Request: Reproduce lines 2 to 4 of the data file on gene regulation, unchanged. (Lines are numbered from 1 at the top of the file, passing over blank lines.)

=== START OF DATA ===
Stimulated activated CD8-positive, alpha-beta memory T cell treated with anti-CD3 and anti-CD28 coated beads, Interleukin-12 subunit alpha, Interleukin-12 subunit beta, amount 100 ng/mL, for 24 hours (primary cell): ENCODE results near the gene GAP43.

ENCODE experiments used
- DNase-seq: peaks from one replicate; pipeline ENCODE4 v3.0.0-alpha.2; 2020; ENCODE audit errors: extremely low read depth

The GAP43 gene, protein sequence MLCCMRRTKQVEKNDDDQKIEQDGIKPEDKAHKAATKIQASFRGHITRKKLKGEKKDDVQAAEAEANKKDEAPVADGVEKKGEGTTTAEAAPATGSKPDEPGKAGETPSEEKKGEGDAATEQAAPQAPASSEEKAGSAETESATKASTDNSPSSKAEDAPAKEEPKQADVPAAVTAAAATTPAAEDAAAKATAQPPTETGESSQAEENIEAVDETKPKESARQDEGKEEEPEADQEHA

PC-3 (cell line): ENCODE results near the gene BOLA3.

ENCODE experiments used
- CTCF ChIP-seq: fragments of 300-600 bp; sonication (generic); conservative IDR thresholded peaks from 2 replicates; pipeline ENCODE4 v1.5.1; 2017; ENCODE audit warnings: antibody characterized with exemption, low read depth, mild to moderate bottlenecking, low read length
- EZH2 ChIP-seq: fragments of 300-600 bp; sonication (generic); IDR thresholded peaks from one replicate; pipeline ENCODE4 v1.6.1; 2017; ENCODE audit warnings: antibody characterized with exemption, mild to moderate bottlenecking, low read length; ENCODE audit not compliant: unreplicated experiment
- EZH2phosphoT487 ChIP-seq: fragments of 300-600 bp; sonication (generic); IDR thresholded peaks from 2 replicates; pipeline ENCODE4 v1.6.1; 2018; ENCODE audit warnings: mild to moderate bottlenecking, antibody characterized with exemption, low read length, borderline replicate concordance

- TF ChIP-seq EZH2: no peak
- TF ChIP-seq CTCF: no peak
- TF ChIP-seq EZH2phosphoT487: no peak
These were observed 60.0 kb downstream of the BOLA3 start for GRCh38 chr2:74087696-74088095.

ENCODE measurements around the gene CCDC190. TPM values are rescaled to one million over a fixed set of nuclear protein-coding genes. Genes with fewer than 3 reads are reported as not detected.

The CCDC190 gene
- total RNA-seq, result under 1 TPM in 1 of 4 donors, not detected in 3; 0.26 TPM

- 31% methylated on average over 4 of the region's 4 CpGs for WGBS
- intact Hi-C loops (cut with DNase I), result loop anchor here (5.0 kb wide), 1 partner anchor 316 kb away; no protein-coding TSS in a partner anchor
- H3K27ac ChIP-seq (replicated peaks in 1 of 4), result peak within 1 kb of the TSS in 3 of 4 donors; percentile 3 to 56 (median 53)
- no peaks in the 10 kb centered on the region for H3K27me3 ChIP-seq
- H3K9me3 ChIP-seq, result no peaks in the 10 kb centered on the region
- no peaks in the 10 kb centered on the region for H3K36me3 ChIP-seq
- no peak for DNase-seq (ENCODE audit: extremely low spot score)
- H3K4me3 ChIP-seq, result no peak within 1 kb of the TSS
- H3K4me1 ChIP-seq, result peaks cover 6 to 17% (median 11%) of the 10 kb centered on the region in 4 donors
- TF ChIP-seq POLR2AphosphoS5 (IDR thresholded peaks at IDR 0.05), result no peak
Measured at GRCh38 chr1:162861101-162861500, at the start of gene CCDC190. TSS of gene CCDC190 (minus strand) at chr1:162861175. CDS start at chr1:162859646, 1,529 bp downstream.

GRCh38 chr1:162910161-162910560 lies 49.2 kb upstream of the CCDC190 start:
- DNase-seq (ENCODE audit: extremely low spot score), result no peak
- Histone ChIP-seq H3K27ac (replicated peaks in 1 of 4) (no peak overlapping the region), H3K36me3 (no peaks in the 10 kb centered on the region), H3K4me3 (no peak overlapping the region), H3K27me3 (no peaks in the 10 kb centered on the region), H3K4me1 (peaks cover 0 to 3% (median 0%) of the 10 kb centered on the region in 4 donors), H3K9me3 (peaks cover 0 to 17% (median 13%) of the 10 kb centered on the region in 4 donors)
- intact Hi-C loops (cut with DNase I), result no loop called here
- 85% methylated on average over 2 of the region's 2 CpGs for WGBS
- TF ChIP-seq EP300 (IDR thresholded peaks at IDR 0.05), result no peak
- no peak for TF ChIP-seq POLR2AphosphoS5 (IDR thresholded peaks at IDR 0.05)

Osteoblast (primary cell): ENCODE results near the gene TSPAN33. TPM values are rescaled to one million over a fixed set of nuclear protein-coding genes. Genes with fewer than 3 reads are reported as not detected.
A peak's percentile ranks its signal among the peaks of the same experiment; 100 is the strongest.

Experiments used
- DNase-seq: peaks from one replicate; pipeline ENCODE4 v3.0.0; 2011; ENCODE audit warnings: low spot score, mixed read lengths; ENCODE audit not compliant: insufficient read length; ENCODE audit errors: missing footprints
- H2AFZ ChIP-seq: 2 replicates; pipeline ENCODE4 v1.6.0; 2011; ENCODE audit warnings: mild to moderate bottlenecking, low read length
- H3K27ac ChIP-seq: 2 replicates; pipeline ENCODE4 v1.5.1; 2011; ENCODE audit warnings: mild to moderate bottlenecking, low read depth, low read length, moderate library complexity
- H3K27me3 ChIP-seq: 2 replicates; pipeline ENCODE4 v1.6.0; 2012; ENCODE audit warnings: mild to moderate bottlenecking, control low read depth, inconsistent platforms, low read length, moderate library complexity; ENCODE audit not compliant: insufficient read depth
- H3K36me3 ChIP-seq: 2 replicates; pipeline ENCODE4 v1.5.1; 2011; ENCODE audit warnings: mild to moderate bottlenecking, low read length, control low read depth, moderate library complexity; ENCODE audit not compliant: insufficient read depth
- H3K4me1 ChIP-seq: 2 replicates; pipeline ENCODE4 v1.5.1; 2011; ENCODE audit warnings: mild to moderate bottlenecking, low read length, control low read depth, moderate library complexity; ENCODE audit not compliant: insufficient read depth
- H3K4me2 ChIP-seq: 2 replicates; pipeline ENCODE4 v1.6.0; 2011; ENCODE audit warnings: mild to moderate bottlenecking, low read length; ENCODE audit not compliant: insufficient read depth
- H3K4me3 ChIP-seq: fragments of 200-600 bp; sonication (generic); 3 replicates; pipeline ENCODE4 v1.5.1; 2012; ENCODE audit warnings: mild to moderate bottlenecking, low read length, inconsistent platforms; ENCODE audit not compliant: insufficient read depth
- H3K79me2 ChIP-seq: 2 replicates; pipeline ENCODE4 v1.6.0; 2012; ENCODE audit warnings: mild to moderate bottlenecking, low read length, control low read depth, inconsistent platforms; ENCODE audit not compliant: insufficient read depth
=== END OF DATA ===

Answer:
ENCODE experiments used
- DNase-seq: peaks from one replicate; pipeline ENCODE4 v3.0.0-alpha.2; 2020; ENCODE audit errors: extremely low read depth

The GAP43 gene, protein sequence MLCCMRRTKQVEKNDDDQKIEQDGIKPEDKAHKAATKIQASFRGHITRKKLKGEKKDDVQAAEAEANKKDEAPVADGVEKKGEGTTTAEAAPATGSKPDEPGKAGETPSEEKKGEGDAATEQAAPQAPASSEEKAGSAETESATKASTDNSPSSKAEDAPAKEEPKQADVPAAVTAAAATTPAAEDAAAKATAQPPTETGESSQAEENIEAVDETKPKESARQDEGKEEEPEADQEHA